Rick Porcello is very inexpensive in a matchup against the Rays in Tropicana Field.  We can expect him to be popular at his price point and he certainly has upside against a Tampa Bay team that has strikeouts up and down the lineup.  There are some red flags for Porcello, however.  First, he has allowed over 47 percent hard contact to left-handed hitters this season and the Rays have a couple of good ones in Corey Dickerson and Logan Morrison.  Second, Porcello has not been generating swinging strikes or chases on pitches out of the zone in recent starts.

In his first 13 starts of the season, he averaged a 10.8 percent swinging strike percentage and 31.7 percent o-swing percentage.  In his last five starts, he has averaged just 5.9 percent swinging strikes and 27.7 percent chases on pitches out of the zone.  Some of this can be blamed on matchups against the Astros, Twins and Angels, but he struggled to generate swings and misses against the Rangers and Phillies as well, and his o-swing percentage against the Rangers was just 25.4 percent (it was 42.4 percent against the Phillies- by far his highest during the five-game stretch).

Porcello is a viable option simply as a price play because he should be able to post a decent score for his price even if he gets touched up for a few runs because of the strikeouts in the Tampa lineup.  The issue with Porcello is that he will probably be popular in tournaments, which obviously limits his value as a price play.  He may be popular in cash games as well, but it appears there is enough value at hitter that we can probably roster two more expensive pitchers fairly easily.

Zack Wheeler has been underwhelming this season but he is an interesting tournament pivot away from Porcello if you need a cheap pitching option.  He is just $6,400 on DraftKings and faces the St. Louis Cardinals in Busch Stadium.  First, the bad.  Wheeler has struck out just 17.2 percent of right-handed hitters this season with an 8.1 percent swinging strike percentage.  His overall swinging strike percentage of 8.6 percent with a 24.6 percent o-swing percentage leaves a lot to be desired as well.  Now, the good.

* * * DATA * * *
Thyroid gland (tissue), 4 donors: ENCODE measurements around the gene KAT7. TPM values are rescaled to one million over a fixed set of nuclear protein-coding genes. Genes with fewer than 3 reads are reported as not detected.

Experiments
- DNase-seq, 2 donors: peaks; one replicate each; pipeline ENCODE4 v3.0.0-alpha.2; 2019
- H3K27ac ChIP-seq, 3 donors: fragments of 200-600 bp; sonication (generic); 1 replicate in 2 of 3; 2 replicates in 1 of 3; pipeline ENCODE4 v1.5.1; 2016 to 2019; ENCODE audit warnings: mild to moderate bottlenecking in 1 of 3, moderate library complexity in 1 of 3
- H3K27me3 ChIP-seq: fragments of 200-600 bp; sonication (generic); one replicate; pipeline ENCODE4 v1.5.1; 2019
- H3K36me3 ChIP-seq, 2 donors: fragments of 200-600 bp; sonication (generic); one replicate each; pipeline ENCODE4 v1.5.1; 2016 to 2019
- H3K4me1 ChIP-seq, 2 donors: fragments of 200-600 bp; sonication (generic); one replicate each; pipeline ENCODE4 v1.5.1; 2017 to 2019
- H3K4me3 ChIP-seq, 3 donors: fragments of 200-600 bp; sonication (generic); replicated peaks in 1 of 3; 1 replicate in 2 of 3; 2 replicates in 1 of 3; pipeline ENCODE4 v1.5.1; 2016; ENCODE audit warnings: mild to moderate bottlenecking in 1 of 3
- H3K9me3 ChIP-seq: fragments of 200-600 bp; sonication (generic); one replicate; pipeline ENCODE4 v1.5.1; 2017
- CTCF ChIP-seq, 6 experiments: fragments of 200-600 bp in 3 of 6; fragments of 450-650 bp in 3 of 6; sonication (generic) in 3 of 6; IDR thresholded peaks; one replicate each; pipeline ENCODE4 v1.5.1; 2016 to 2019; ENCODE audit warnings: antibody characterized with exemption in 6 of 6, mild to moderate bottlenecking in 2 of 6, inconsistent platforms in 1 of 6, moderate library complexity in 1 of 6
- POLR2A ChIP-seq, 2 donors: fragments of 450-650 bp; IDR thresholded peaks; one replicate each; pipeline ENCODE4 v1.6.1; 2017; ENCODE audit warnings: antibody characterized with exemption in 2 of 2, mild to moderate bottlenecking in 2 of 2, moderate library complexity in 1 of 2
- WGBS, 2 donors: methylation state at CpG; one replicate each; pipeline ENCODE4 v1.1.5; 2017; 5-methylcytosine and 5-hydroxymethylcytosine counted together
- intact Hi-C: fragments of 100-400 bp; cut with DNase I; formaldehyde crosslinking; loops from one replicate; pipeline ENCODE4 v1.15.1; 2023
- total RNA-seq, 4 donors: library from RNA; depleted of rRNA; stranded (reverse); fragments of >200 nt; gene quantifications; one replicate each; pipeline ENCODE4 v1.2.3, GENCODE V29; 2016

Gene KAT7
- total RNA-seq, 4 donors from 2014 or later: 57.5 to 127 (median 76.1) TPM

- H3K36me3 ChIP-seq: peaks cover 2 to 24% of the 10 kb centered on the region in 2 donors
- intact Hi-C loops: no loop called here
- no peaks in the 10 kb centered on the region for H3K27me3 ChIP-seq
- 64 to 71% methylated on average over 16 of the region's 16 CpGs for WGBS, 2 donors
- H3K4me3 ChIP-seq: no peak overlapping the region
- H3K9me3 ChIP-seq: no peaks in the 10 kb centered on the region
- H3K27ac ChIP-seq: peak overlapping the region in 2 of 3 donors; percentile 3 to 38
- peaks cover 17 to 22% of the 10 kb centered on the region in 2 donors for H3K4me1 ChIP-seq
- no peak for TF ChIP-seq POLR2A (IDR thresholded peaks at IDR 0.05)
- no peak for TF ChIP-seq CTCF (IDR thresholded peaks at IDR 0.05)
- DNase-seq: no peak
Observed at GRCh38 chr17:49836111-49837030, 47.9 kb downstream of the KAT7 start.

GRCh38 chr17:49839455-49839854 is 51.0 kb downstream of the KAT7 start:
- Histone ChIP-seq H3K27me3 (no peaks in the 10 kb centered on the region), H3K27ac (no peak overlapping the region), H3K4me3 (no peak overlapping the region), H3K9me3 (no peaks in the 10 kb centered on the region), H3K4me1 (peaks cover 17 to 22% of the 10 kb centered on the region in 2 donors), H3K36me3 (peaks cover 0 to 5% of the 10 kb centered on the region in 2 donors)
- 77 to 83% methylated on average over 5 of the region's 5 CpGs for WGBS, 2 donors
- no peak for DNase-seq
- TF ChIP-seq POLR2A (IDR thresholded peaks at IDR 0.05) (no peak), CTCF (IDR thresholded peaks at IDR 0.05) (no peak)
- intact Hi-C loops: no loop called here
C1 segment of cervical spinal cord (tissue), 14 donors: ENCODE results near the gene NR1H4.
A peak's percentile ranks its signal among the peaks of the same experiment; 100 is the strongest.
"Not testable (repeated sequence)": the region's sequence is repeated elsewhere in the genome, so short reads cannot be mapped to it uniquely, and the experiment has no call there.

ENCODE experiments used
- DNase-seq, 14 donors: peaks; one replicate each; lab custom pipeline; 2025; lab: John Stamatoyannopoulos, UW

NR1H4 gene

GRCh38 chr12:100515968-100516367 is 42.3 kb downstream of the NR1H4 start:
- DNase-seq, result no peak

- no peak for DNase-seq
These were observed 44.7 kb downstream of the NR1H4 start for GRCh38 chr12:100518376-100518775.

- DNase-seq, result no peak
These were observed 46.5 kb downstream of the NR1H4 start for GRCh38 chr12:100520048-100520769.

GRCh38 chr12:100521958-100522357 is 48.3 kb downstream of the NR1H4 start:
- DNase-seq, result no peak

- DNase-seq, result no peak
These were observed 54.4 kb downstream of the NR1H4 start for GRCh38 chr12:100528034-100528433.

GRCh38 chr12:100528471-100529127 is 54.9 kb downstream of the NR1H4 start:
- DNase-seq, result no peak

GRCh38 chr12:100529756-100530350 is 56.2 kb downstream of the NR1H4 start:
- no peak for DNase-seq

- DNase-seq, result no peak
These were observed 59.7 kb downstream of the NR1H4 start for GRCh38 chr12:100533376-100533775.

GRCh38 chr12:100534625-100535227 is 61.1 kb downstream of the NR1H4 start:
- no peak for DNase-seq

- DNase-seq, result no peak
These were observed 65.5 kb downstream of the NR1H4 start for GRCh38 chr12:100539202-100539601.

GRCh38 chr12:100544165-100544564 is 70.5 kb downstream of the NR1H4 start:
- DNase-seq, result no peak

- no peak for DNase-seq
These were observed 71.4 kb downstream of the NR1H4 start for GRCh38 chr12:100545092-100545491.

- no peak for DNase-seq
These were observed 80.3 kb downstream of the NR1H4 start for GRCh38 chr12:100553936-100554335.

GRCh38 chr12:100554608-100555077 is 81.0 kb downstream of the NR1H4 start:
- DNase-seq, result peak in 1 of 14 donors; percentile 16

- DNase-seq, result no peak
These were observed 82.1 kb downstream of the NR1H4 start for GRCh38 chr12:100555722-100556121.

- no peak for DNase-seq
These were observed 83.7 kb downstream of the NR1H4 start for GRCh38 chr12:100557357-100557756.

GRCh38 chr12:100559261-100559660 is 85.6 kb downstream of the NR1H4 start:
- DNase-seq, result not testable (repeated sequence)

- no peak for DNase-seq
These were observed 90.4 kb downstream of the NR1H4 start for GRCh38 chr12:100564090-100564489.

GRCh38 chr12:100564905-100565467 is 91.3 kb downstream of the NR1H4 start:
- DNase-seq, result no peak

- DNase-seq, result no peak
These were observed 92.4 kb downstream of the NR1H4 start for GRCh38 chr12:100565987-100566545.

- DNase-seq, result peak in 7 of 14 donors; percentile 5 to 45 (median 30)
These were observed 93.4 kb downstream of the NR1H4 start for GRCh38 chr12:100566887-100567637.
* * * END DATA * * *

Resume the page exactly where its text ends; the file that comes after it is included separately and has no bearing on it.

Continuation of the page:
The Cardinals are projected to have six righties plus a pitcher in their lineup against Wheeler.  While he has not been getting strikeouts against righties, he has been able to limit the damage against him.  Right-handed hitters have a .310 xwOBA against Wheeler this season with just 0.7 home runs per nine innings on a 10.7 home run per flyball rate that does not suggest he is getting lucky.  He has induced 24.6 percent soft contact while allowing just 28.7 percent hard contact and he has a 51.3 percent groundball percentage and 17.9 percent infield flyball percentage (which is just as good as a groundball) against righties.

Furthermore, the ability to limit damage against righties is something he had shown before his injury as well (though he struck out a lot more hitters back then).  There is a good chance that Matt Carpenter and/or Dexter Fowler do damage against Wheeler but, if he can limit them to solo home runs or hard lineouts, he has a chance to have success against the rest of this Cardinals lineup.

It is a risky play with a lot of downside and should only be reserved for tournaments, but it does have merit as a direct pivot off a much more popular Rick Porcello if there are bats that you want to pay up for in tournaments.  The gap between Porcello and Wheeler in terms of expected production is almost certainly not as large as the ownership gap will be.




Aaron Judge faces a lefty that does not have great swing-and-miss stuff in Yankees Stadium. I feel like I can just stop writing now but, in case you need it spelled out for you, Judge has a .504 xwOBA and .446 ISO against left-handed pitching this season and Suter has a 9.8 percent swinging strike percentage in his time in the majors so far (and has not demonstrated the ability to get strikeouts throughout most of his minor league career).

Miguel Sano faces Wade Miley of the Orioles.  The downside to rostering one-offs against Miley is that he often struggles with control and we do not really want walks out of our high-upside plays.  The upside is that Miley often finds himself behind in the count and he has allowed 1.53 home runs per nine innings to right-handed hitters this season.  Sano has a .360 xwOBA and .274 ISO against lefties this season.

Bryce Harper faces Julio Teheran, who has struggled with lefties throughout his career.  This season is no different, as Teheran has allowed a .367 xwOBA to lefties with 2.05 home runs per nine innings while generating 6.4 percent swings and misses.  Harper has a .426 xwOBA and .318 ISO against right-handed pitching this season.  He also is 15-33 against Teheran in his career with more home runs (7) than strikeouts (5) and an average exit velocity of 94.9 miles per hour on 14 batted balls over the last two seasons.